The Real Recycling Myth

Per Bylund of Colliding Softly blog has an article the Dittoheads are all chirping about, The Myth of Recycling, where he derides the Swedish recycling program as “coercive environmentalism”:

This coercive recycling structure is set up in layers, where the consumer (“producer” of waste) gets to do most of the work of sorting, cleaning, and transporting the trash to collection centers. Government-appointed companies then empty the containers and transport the materials to regional centers where the trash is prepared for recycling. And then everything is transported to centralized recycling plants where the materials are prepared for reuse or burning. Finally what is left of the materials is sold to companies and individuals at subsidized prices so that they can make “environmentally friendly” choices.

The Swedish recycling policies, as Bylund describes them, place responsibility on the individual for their waste products. He maintains that such a system of personal responsibility is extremely socialist and bad for the market: “Imagine a whole population spending time and money cleaning their garbage and driving it around the neighborhood rather than working or investing in a productive market!”

So personal responsibility equals socialism, because the government is making Swedes assume responsibility. This leaves full-service government waste management or government-sponsored market-incentives (ie. tax cuts) as the only alternatives. How either of these alternatives is somehow less socialist I leave to the reader to muddle out. Bylund’s point is that recycling is a costly waste of time and does not actually save energy or resources.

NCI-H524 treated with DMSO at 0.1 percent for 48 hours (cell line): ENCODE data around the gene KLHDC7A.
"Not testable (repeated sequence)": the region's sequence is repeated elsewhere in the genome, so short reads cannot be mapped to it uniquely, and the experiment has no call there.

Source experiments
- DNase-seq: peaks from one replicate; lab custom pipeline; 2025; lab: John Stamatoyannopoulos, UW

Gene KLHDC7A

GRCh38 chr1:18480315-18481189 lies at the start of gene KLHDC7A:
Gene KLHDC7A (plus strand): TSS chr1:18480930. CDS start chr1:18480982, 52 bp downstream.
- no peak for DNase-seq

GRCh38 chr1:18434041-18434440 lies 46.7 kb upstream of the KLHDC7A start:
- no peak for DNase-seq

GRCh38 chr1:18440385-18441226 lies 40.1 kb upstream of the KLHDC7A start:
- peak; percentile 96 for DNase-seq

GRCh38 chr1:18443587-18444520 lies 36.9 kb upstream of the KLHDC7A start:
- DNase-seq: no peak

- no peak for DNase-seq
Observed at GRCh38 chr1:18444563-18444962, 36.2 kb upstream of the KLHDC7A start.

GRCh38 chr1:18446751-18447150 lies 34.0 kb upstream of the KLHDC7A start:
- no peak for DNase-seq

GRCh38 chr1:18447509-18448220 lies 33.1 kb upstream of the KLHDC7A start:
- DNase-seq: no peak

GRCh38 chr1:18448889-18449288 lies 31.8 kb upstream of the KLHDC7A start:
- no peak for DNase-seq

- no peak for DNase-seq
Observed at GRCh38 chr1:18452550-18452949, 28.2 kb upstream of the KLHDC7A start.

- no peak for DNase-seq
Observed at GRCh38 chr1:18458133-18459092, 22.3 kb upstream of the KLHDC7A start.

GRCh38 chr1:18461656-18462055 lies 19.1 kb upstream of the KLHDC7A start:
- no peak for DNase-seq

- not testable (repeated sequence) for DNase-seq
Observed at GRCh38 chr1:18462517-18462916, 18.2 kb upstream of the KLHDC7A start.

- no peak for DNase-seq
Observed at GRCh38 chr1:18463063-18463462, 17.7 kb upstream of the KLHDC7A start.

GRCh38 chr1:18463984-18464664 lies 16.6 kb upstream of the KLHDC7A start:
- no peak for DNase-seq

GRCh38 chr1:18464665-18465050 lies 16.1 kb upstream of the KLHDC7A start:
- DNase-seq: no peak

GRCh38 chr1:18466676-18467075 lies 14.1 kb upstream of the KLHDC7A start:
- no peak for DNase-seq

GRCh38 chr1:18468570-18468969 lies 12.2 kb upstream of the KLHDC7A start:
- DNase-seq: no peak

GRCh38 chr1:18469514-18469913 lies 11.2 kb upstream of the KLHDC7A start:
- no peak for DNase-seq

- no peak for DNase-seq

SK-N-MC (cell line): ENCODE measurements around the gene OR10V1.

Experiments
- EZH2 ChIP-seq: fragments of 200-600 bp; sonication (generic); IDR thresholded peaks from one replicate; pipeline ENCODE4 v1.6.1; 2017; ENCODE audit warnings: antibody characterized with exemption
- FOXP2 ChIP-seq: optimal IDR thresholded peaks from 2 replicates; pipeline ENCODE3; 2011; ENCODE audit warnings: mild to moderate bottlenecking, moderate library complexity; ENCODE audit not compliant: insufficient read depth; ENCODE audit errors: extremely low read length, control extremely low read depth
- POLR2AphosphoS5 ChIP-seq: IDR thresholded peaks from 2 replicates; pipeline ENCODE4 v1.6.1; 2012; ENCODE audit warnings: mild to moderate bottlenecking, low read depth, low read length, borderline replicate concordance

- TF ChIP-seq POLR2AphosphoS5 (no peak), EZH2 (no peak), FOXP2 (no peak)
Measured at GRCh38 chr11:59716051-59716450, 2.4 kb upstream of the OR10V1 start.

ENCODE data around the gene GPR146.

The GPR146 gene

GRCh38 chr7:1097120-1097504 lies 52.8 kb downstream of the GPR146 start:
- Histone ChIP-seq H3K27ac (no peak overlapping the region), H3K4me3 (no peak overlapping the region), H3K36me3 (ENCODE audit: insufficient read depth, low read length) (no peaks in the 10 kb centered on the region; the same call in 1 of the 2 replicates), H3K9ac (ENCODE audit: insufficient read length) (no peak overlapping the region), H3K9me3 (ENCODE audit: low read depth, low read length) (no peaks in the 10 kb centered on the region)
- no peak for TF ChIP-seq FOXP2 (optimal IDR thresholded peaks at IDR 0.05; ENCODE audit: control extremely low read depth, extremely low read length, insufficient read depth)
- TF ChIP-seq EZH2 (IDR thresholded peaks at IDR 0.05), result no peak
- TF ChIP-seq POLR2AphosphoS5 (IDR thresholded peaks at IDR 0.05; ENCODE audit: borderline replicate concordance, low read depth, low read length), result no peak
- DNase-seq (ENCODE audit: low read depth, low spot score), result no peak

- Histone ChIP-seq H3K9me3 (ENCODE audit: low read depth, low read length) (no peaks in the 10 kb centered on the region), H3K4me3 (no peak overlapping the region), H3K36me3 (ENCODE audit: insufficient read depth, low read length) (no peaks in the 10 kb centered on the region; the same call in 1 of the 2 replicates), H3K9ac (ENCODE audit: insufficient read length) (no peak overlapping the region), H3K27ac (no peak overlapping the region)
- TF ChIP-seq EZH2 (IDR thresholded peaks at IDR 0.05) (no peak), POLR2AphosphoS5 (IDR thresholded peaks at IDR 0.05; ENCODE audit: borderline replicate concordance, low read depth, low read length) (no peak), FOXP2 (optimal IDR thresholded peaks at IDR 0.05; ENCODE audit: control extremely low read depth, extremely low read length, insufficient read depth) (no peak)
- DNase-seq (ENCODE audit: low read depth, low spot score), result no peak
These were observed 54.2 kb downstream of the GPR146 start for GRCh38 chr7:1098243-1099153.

Following similar logic in 2002, New York City gave up recycling to save money, only to quickly reinstitute the practice and expand it dramatically. Why? Because recycling saves money, energy, and resources.

The libertarian news magazine The Economist, came to the same conclusion in a recent article:

Extracting metals from ore, in particular, is extremely energy-intensive. Recycling aluminium, for example, can reduce energy consumption by as much as 95%. Savings for other materials are lower but still substantial: about 70% for plastics, 60% for steel, 40% for paper and 30% for glass. Recycling also reduces emissions of pollutants that can cause smog, acid rain and the contamination of waterways.

Is mandatory recycling unfair? Is personal responsibility unfair? Why should everyone who recycles have to pay for the landfill space of people who don’t have the aptitude or motivation to sort their waste into different containers?

Waitaminute! Why the heck are Swedes still sorting their recyclables anyways?!?! Really, what Bylund is complaining about is the inefficiency of the Swedish mandatory recycling system, and that’s all he’s complaining about. In America, we have overcome this sorting hurdle by giving citizens two great big bins, one for recyclables, one for everything else, and let machines sort it out at the plant, in a process known as single-stream recycling, perhaps Bylund should argue for modernizing the Swedish recycling system instead of arguing for recidivism.

That is, unless sorting trash into two bins is still too complicated for Swedes.

: P





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